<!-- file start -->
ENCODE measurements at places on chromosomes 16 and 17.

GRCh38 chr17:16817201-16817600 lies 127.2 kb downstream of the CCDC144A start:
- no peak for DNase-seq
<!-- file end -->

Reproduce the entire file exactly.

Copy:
ENCODE measurements at places on chromosomes 16 and 17.

GRCh38 chr17:16817201-16817600 lies 127.2 kb downstream of the CCDC144A start:
- no peak for DNase-seq